The 2008 Financial Crisis
CNN: Understanding the crisis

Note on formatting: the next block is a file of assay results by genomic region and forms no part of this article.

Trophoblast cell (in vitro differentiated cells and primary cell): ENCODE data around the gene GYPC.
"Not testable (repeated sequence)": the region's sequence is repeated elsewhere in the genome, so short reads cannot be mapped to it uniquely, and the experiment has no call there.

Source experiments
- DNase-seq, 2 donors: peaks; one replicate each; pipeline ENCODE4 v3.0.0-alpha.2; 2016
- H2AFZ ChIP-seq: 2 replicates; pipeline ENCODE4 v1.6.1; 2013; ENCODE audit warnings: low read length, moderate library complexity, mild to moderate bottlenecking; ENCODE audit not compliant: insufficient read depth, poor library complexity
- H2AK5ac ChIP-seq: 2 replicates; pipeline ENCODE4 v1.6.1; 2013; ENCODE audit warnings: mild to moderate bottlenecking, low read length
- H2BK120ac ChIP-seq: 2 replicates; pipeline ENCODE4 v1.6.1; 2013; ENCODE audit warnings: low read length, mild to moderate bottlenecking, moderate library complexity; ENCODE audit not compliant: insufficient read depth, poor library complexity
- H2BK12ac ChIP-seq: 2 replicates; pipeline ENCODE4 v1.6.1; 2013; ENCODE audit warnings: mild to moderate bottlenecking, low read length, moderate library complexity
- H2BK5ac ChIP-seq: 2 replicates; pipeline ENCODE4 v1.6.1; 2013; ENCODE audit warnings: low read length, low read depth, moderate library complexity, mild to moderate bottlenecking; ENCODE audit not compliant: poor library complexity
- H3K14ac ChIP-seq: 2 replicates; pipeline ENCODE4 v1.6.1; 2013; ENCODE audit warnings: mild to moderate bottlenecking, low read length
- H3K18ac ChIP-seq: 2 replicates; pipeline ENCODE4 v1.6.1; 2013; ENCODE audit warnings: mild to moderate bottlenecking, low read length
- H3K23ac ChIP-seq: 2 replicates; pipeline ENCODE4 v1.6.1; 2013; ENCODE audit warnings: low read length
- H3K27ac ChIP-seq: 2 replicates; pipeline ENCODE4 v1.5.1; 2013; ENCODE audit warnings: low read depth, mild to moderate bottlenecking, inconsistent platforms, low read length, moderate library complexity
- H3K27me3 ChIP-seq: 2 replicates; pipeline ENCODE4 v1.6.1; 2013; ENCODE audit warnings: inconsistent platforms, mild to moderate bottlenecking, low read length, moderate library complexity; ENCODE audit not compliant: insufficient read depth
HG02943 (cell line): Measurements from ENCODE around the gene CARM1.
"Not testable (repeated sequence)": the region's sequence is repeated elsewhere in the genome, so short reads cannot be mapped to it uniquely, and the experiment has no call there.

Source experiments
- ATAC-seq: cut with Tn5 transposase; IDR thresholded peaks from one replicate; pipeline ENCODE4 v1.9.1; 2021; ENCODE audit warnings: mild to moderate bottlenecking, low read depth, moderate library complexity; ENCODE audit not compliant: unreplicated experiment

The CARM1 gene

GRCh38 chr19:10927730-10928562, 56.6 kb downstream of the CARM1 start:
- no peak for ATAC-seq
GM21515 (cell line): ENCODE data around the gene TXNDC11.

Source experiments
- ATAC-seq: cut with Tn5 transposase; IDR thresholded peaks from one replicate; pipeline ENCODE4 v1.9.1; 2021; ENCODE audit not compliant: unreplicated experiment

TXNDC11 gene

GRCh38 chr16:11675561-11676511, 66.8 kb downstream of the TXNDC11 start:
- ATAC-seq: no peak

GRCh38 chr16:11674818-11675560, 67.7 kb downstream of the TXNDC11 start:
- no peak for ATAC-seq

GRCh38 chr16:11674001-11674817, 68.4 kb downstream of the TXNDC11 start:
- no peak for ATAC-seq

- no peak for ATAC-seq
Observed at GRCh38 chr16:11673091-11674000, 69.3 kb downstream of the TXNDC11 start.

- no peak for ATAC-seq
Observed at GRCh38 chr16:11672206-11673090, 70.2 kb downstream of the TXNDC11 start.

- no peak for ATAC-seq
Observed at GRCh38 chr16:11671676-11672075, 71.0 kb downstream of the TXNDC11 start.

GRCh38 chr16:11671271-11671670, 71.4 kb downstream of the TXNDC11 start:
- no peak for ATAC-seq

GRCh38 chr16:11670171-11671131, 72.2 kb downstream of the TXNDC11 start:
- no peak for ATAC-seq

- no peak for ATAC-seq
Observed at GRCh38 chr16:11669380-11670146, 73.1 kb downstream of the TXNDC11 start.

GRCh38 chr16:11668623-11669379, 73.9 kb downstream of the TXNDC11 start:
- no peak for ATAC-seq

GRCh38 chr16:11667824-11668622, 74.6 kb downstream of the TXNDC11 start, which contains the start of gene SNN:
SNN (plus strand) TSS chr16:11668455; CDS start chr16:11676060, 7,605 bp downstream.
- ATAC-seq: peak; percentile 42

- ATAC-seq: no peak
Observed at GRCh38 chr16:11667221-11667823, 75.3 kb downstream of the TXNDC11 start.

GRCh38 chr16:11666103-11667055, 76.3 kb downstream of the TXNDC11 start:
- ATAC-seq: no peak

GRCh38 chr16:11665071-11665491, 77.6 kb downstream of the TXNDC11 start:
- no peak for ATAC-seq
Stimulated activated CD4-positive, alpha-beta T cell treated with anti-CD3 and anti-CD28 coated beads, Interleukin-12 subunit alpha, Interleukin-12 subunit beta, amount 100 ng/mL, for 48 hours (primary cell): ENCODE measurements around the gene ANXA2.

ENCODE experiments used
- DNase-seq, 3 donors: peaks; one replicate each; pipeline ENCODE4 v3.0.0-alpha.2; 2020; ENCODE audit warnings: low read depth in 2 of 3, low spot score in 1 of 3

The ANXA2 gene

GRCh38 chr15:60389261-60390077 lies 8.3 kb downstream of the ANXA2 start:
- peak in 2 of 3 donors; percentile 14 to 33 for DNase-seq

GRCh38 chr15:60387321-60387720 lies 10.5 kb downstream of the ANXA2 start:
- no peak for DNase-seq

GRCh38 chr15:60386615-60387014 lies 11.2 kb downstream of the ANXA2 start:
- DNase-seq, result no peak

Rick: Susan Liscovicz, thanks for that report. We'll be talking to you, obviously, throughout the course of this newscast. I want to bring somebody in now that I'm realy excited about having on this show. He's totally different from most of the people that we talk to. He's gained his fame on YouTube, of all places, where people to go to see how he explains things that many of us frankly don't understand, so let's start with the basics, Sal Khan, thanks so much for being with us from the Khan Academy, by the way. Basic question, explain to our viewers. Explain to the million people out there what is actually broken that we need to fix? Sal: Right, and right now, we have so many, you know, the stock market goes down every day, and people are having foreclosures, and banks are stopping lending and they're failing, so it's really hard for people to keep track of what is the problem. Are these just causes of the problem, or are they the actual problem? I think we need to take a step back, and I've drawn a little diagram, here. Rick: Let's put it up. Sal: Drew a little diagram here, and I think there's a basic fundamental question that we all have to ask, and what does the financial system do? They make a lot of money. Hopefully they add some value to our economy, and this diagram essentially explains what the financial system does, so in a capitalist economy, you have a lot of people with capital. That could be land. That could be gold. That could be, I don't know, animals. that could be cash, and what you need to do in order to make the economy grow is invest that capital into projects. Build factories, plow seeds, hire people. What the financial system does, the banks, and the markets, they take that capital and hopefully they allocate it on projects that actualy put people to work, hire people, grow our GDP. The problem right now is, as opposed to the financial system actually putting more capital into the real world, it's, for the most part, more concerned with self-preservation at the moment. They're kind of in survival mode, and because they're in survival mode, you don't have this flow of capital going from whoever has it to the financial system and then to the projects. You pretty much have everything just going back into the financial system because it's in essentially survival mode. Rick: So, I see the financial system in the middle. Why is that piece broken? Draw that one up for us. Sal: Sure, and here I'm going to attempt to give everyone a 5-minute MBA, but essentially, what I've drawn here is our balance sheets for some banks, and it might sound like a complicated term, but a balance sheet is, I think, something that most people are fairly familiar with when they talk about home equity. Rick: Mm-hmm. Sal: So, if I were to draw a balance sheet for someone's house, it would look something like this. So the asset would be your house, whatever it's worth, and then your liability, and I'll call that A for asset, and then your liability would be your mortgage. Your liability would be the loan. Rick: Mm-hmm. Now, if your house is worth $1 million, and your loan, let's say you owe 800,000 on your loan. Rick: Mm-hmm. Sal: Whatever's left over is your equity. Rick: Right. Sal: That's a balance sheet. That's a balance sheet that I think most people are fairly familiar with. For corporations, they have the exact same notion. And I think this is an important point to realize when people talk about the stock market and what does it mean for a company's stock to go to 0? When you buy a stock in a company, you're essentially, you're not buying a share in all of its assets. You're buying a share in its equity. So, if you look at, so I drew two banks here, and we'll talk a little bit more about what's broken, but a bank has assets, and a bank has liabilities. If you take the sum of the assets, and you subtract out the liabilities ... Rick: Mm-hmm. Sal: ... what's left over is essentially the equity. When you buy a stock in a bank or any company, you're essentially taking a share of that. So what's broken here is through the housing bubble, a lot of these banks, in order to facilitate this whole securitization, and I can go into more detail into what that is, they essentially accumulated these assets on their balance sheets. This has been, this has been the central focus of the entire bailout plan, and there's been a lot of talk about toxic CDOs and what are they worth, but I just want to show you what they do to a bank's balance sheet, and why it's so important that we figure out what these things are worth because you see here, I drew the, you can kind of view the height of this left-hand side as the assets. The height on the right-hand side is the liabilities. What's left over is the equity. If these toxic CDOs are worth nothing, if this disappeared, then all of a sudden, your assets are worth less than your liabilities. If your house is worth less than your mortgage, then you have no equity. In that situation, your stock would be worthless. In that situation, there's no reason why anyone should be lending to you, because you're essentially throwing good money after bad. Rick: So, essentially, the situation that the banks find themselves in is the same as the one that homeowners had found themselves in as a result of this. Sal: Pretty much. Homeowners, you have an asset that's worth less than your liabilities, what do you do? Do you try to get someone to bail you out and buy your asset for more than it's worth or do you just declare bankruptcy? Rick: Let's hold off right there. We're gonna come back in just a little bit, and we're gonna continue that conversation, and we're also gonna be bringing you something today that's an exclusive to this particular hour on CNN. The story of Curveball. Who is Curveball? He may just be the only person that the Bush Administration used as their source for going to war in Iraq, or certainly as much as anyone else. Was he right? No. Who is he? No one's known, up to now. An exclusive interview with Curveball. Stay with us. We'll be right back. (upbeat music) twitter.com/ricksanchezcnn So many of you, 23,000, I believe when we last checked are talking to us, watching this newscast as well as on MySpace and Facebook. In fact, there's somebody on MySpace right now. She's watching our show and she just wanted us to know this. She says, "My son is 17 years old "and excited about college. "I'm worried that we won't be able to get a loan "to send him now. "My husband's hours have been cut back from work "as well. "This absolutely affects all of America." And that's why we're doing what we're trying to do for you. Let's go back now and bring in Sal, if we can. Sal Khan. He explained to us moments ago what it is that is actually the problem. What it is that is broken. Now, let's take the next step. Let's try and understand because everyone seems to be wondering. I don't understand this bailout / rescue plan that the government's been in. What is it? What is the government actually doing? Explain that to us so we could understand it like a 5th grader. Sal: Right. The main problem, just to take the big picture, was that no one's lending to each other. What the government at least said that they wanted to do is try to get the lending started again. Their bailout plan was essentially, let's buy out these toxic CDOs, because if I'm, let's say I'm a good bank that didn't get involved in this. If Bank A is holding these toxic CDOs, I'm not sure if Bank A should be bankrupt, if the toxic CDOs are worth nothing, or maybe they are good for the money. There's a lot of uncertainty on what these are worth. The government, at least what they said they would do is if they went in and essentially did these reverse auctions and bought these assets, then that, all of a sudden, would give confidence in these banks. People wouldn't, there wouldn't be uncertainty as to whether you can loan them money and maybe that'll free up the credit, the whole system again. Rick: Will it work? Sal: Probably not. If you think about what's going to happen, psychologically, so Bank A, if you were to, let's say that, you know, if you were to just switch these toxic CDOs, and if you were to just turn that back into cash because the government just bought it, for exactly what Bank A says it's worth. If you just turn this into cash, the question is, is Bank A all of a sudden going to start lending? And there's a couple of things to think about because besides that toxic CDO, there were other things on its balance sheet, and frankly, a lot of these things are starting to starting to get a little bit toxic. No one's really talking about them right now because if you have a dead skunk in your house, you're not going to notice the milk's gone bad, so essentially, you have a lot of assets on your balance sheet right here, that if you're a prudent bank manager, you're going to see, you're going to say, "Boy, I should just keep that cash "because if these turn toxic "because the economy might be turning south "or for whatever reason, "I should just hold onto that cash "so that I don't go bankrupt." So everyone is in complete survival mode, even the good banks. If somehow you were to give them capital and Paulson's new version of the plan is that essentially, they'll inject equity, so buy stocks. If you buy stock, you'll essentially make this pie bigger and put some cash here, but even this guy, the good bank, it's not so clear to me that he'll actually start lending. Everyone is in survival mode. This isn't a time to make new loans and take on new risks. Rick: So it seems like the government went in, and they had decided, "You know what we're gonna do? "We're gonna go in there and help these guys out, "and as soon as we help them out, "everybody will realize that now they have "the government's backing, "so other people will be interested in helping them. "More people will give them their money." That hasn't worked. The people and other investors haven't bought into that. When we come back, I want to hear your idea of what, perhaps, the government should have done or could still do to rescue this. It's unique. It's different. You and I had talked about it earlier, but I want you to be able to share it with our viewers. Also, Curveball, the story that we've been telling you about. This is gonna be a CNN exclusive to this hour about one particular individual who no one has ever talked to before. He only speaks German and Arab. You'll hear his conversation here in the next 10 minutes. Stay with us. We'll be right back. (lively music) All right, so we understand now what actually is broken. We've got a sense of what the government tried to do to fix it, but it doesn't seem to be working because enough people / investors and regular folk don't seem to be buying into it. Let's bring in Sal Khan once again from the Khan Academy and talk about what may be done. Either A, would have been the original plan that would have worked a lot better, or something we could still do now, and that is ... Sal: So the big picture, just quick, going back to the big picture is that the financial system no one's lending through, right? Rick: Right. Sal: And every bailout plan so far, the government is just, it just keeps injecting money in either through loans, either through buying assets for maybe more than they're worth or now buying stock. and the logic here is maybe that'll start up the lending, but most probably any new money that you put into the system, to a large degree, is just going to go into survival mode or it's gonna go to essentially make up mistakes that have already been made. So, one idea, and this actually came from a friend of mine, Todd Plutsky, and I actually think it sounded crazy when he first said it, but it actually sounds like a really good idea is take that 700 billion, and remember, the problem isn't, you're not trying to save the financial system. You're trying to save the pipe that goes from the capital to the project. So why not take the 700 billion and capitalize a brand new financial system? Rick: Hmm. Sal: And one thing that Todd had pointed out, 700 billion. It's an astronomical amount of money. That's more than the book value of the equity, book equity is this piece right here on the balance sheet, than JP Morgan, Morgan Stanley, Goldman Sachs, Washington Mutual, Wachovia, and Bank of America combined. So the government could overnight create banks bigger than those banks, although I don't think they should concentrate it all in five or six banks. They should start up ... Rick: So in other words, you're saying why try and put money into something that is so absolutely messed up? If they're half dead, let 'em die. Create a new system all together. But wouldn't that be a problem too? Because then wouldn't those banks be owned by the government? Do we want that? Sal: No, and this is a solution. First of all, just to make a point clear, Paulson's current solution involves government ownership. This plan, what you could do is, the government could capitalize the banks, maybe 20 or 30 banks around the country with the $700 billion, and then each of those banks could have 300 million shares, and they could give one share to every American. Rick: New banks. New, totally new banks. Interesting. Sal Khan, thanks so much. We'll keep you on. We're gonna be talking about this throughout the hour, obviously. We're trying to get people to explain some of these things for us, and what's the market doing right now? Let's put that, let's make that as big as we can possibly can. Down 71, a lot better than we were looking at an hour ago. Maybe you've helped, Sal, in some ways, hopefully. All right. We're gonna come back to that in just a little bit, but obviously one of the key stories that we've been saving for you today, the story of Curveball, the man who seemed to have been the source, so the influence in the invasion of Iraq. As we expected, Sal Khan is a bit of a hit. Does things kind of differently, doesn't he? and, a lot of you have a lot of comments, a lot of questions for him, including this one. Let's go ahead and take a Twitter board, if we possibly can. This one comes in from sanchfan. Yeah, he watches this show a lot, like every day. He says, "Keep Khan talking! "Look, the market is going up!" Apparently, it had been. I hadn't even noticed that. I was so engaged in the conversation. Let's do this real quick. I want to just step away from this for a moment. Wolf Blitzer, thanks so much. Sal Khan standing by. Sal, tell us, if you could, I guess bring us back to basics. How are we being affected by what we're seeing in the news every day, the credit crunch and the situation with the market. Sal: Sure. If we don't unclog the credit system, we know that everyone's gonna unlever their debt, so we're gonna have deleverage. Rick: Mm. Sal: That's essentially everyone unwinding their loans. Deleverage, and this is, I think, a critical point because I think there's been a lot of misinformation out there. That actually contracts the money supply. So, a lot of people out there are worried about inflation, these deficits that lead to inflation, but when you have deleverage, and this is what happened in Japan. This is what happened in the '30s, the money supply contracts. That's our printing press. Leverage is our printing press in a fractional reserve system. That's going to lead to deflation. So, i think a lot of people are worried about are we going to see inflation, are we going to see deflation, and if we don't fix the problem, we're going to see what Japan saw, and we're going to see deflation, and so ... Rick: And deflation, deflation means what? Concretely, to me and you. Sal: Things get cheaper, the opposite of inflation, so unfortunately, maybe salaries will go down, but on the plus side, a lot of assets, you know, people buying a house, they'll get cheaper, even. Rick: Got it. Sal: I know that probably won't be a good thing in the short term. Rick: Yeah, exactly. Not with what the situation is right now. Thanks so much. Sal Khan, you've been a great guest. What an original way of being able to explain things. We're gonna be right back with the closing bell, which looks to be somewhere in the middle of ...